The end result is what the company calls the Road-E, (see www.road-e.com.au)  a three wheel, two seat long range electric vehicle which is more of a cross between a light aircraft and a super hot motor bike.

The Road-E’s styling has yet to be fully developed however when in production, the vehicle will be a real head turner, unlike any other vehicle on the market and the price, even in limited production, about $30,000should cover this simple vehicle.

Hughes Engineering has been successfully producing 2, 4 and, in the near future,  6 seat light aircraft for the past 28 years.

The Road-E in construction The Future of Cars in Australia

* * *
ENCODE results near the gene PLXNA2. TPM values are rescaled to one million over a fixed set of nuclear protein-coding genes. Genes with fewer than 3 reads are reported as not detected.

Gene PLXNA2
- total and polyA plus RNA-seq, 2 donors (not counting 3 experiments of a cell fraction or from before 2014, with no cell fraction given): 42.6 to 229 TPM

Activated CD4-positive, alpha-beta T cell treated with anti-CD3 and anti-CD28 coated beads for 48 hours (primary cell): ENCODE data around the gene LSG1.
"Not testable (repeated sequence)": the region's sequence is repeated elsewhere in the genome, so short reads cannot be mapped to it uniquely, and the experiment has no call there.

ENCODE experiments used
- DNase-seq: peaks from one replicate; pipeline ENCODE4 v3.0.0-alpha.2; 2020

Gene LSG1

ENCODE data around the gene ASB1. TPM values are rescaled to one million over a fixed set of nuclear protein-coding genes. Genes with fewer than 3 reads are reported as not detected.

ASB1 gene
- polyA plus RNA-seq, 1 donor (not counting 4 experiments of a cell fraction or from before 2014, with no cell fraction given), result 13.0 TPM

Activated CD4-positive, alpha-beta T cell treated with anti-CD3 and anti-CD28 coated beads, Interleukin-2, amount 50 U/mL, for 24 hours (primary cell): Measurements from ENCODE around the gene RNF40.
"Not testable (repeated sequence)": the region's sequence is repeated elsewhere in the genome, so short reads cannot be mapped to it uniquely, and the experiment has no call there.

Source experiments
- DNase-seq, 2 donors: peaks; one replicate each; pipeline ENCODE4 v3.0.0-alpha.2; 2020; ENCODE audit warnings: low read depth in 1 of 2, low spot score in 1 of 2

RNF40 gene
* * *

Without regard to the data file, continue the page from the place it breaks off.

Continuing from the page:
PRESS RELEASE – The ROADIE

The ROADIE Electric Vehicle; designed by a leading Australian Aircraft Designer and Manufacturer, to be appearing at the Newcastle Electric Vehicle Festival from August 16

Hughes Engineering is a light aircraft manufacturer based in Ballina, in Northern New South Wales. The company CEO, Howard Hughes, designed and manufactures the “Australian LightWing” aircraft. Using the lightweight engineering techniques gained for light aircraft, the company decided to produce a project electric motor vehicle, called “The Roadie”. This vehicle has been prototyped at the Ballina manufacturing plant with the objective being to produce a lightweight vehicle capable of 200 km range with two seats and three wheels.